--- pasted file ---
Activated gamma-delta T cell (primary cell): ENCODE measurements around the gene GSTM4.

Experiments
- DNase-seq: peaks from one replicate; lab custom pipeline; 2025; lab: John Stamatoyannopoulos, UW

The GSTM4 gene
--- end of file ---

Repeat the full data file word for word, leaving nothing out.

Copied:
Activated gamma-delta T cell (primary cell): ENCODE measurements around the gene GSTM4.

Experiments
- DNase-seq: peaks from one replicate; lab custom pipeline; 2025; lab: John Stamatoyannopoulos, UW

The GSTM4 gene